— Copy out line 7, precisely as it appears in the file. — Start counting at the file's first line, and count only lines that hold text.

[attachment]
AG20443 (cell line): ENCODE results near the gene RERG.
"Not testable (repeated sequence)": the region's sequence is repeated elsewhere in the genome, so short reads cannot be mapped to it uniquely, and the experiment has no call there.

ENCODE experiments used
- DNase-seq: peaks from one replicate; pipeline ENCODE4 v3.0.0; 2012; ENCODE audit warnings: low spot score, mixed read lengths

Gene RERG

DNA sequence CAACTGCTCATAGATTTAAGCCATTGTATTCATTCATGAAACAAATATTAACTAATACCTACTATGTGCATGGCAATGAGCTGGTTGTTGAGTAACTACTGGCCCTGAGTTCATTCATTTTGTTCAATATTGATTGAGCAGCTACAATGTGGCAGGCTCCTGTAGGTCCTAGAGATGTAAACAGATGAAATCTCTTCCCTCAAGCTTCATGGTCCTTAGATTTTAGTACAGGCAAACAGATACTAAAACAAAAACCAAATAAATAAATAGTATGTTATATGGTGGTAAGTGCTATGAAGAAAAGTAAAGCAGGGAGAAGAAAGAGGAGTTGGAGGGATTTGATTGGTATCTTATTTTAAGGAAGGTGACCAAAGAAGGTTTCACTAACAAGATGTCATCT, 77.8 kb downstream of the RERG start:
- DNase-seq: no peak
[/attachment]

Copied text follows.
- DNase-seq: no peak